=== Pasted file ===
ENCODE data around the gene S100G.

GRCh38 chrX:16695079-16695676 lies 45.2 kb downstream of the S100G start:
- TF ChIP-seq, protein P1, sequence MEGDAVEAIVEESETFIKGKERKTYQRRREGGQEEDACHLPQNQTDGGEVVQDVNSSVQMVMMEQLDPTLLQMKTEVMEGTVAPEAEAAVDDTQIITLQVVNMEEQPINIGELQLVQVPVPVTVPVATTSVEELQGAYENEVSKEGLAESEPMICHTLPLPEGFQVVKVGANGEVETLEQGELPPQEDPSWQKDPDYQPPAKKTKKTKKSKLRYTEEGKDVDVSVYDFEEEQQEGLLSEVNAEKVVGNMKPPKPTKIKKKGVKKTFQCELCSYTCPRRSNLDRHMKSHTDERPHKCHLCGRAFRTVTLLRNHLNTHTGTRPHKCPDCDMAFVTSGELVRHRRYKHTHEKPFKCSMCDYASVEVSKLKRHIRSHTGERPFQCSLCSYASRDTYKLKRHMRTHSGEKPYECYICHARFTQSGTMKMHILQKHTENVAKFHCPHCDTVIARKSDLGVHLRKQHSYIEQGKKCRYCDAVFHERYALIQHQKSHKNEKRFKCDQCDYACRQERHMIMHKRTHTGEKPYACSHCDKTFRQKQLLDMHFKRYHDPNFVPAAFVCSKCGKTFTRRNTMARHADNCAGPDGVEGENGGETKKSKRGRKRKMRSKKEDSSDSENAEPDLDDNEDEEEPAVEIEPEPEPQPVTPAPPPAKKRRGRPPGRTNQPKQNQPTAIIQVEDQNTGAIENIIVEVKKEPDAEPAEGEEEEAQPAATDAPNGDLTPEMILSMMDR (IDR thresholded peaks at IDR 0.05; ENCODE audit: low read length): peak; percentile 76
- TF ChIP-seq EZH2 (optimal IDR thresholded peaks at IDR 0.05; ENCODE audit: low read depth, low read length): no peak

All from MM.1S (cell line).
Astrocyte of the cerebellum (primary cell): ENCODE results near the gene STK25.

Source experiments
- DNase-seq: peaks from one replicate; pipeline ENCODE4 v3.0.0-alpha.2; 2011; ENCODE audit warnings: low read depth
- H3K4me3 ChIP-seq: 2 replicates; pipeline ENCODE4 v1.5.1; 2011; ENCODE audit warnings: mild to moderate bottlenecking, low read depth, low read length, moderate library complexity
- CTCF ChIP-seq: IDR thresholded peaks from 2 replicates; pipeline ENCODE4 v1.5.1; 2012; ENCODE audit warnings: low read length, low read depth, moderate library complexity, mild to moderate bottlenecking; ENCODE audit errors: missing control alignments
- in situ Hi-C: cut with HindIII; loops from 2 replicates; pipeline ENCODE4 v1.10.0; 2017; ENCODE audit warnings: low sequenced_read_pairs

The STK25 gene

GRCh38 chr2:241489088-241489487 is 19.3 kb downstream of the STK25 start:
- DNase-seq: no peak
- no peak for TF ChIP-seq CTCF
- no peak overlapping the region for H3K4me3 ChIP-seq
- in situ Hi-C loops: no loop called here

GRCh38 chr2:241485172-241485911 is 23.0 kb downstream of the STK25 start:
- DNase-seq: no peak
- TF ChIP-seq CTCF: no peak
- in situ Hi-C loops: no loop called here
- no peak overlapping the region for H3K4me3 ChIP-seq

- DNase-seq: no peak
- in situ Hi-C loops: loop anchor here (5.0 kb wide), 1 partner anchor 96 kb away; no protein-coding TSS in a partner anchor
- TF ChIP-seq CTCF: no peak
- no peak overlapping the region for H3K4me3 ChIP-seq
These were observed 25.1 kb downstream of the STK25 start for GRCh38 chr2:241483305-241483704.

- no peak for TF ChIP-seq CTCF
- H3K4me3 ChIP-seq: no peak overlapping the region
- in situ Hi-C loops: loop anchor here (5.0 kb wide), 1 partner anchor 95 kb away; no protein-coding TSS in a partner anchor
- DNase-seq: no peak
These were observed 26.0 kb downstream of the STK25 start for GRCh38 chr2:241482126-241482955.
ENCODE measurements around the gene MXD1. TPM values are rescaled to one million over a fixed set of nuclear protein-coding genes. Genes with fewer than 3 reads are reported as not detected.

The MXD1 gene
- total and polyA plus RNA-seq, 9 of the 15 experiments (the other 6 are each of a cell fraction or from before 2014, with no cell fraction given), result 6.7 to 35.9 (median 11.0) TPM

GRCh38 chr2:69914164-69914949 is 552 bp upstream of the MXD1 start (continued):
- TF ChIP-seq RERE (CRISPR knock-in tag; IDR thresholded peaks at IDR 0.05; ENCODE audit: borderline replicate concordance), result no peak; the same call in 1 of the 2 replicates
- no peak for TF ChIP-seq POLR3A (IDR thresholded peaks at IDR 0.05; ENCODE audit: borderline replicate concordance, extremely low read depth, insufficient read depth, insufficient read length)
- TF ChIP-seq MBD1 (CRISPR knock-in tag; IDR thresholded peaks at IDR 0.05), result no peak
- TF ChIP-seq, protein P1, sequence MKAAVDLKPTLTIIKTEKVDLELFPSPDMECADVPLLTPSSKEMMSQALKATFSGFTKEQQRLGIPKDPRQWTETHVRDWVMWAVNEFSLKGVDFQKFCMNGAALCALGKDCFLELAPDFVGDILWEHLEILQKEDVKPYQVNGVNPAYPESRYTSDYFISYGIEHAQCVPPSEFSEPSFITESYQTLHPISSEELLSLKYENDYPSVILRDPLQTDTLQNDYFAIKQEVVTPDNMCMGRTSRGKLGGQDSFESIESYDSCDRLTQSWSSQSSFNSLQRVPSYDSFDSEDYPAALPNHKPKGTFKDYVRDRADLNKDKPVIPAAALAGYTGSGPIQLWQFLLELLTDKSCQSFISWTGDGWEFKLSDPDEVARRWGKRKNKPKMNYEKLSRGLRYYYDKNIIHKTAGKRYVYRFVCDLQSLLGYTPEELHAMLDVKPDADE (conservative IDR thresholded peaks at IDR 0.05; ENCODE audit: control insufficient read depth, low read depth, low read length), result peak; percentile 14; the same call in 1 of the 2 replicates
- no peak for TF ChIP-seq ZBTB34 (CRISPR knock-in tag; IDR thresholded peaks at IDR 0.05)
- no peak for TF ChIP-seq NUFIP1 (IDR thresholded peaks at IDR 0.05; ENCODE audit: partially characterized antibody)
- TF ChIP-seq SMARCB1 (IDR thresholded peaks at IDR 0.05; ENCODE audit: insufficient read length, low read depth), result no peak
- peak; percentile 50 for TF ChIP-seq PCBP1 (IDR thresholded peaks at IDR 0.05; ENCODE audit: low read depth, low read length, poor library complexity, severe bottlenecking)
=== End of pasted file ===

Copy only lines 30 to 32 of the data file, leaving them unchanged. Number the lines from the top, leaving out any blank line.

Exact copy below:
- in situ Hi-C loops: loop anchor here (5.0 kb wide), 1 partner anchor 95 kb away; no protein-coding TSS in a partner anchor
- DNase-seq: no peak
These were observed 26.0 kb downstream of the STK25 start for GRCh38 chr2:241482126-241482955.